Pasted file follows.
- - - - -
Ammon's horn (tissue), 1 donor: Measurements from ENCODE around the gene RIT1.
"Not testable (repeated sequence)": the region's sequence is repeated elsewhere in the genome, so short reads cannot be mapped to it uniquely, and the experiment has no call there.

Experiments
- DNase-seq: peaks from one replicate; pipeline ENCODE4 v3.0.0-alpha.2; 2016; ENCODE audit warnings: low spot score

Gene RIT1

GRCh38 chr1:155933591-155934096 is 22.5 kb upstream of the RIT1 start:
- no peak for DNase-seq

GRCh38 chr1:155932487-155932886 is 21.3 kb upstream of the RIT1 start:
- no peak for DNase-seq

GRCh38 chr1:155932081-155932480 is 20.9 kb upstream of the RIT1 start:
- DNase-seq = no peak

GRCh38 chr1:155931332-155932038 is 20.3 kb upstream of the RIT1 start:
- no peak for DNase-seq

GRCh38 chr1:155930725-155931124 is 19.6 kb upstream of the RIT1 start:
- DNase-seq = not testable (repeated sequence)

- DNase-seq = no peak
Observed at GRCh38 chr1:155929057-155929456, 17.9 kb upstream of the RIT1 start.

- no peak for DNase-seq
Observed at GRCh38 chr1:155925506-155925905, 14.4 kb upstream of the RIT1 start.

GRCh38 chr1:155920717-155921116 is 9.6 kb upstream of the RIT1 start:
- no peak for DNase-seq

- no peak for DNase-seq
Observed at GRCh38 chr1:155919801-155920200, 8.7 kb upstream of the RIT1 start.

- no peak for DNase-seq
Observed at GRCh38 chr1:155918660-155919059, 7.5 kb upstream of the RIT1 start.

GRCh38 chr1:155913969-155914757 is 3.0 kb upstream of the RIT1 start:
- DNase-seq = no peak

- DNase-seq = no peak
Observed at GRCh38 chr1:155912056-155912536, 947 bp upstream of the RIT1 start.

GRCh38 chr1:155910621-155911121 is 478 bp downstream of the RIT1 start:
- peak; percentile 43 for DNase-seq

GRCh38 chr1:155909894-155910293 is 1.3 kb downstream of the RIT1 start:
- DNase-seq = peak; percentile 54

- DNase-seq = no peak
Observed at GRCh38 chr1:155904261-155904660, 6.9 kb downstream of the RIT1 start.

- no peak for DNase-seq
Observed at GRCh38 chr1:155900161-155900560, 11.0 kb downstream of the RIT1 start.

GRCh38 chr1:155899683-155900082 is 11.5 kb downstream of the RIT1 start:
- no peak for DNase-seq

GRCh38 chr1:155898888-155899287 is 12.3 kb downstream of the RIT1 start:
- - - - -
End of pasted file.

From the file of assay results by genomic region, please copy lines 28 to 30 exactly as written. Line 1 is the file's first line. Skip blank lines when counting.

- DNase-seq = no peak
Observed at GRCh38 chr1:155912056-155912536, 947 bp upstream of the RIT1 start.

GRCh38 chr1:155910621-155911121 is 478 bp downstream of the RIT1 start: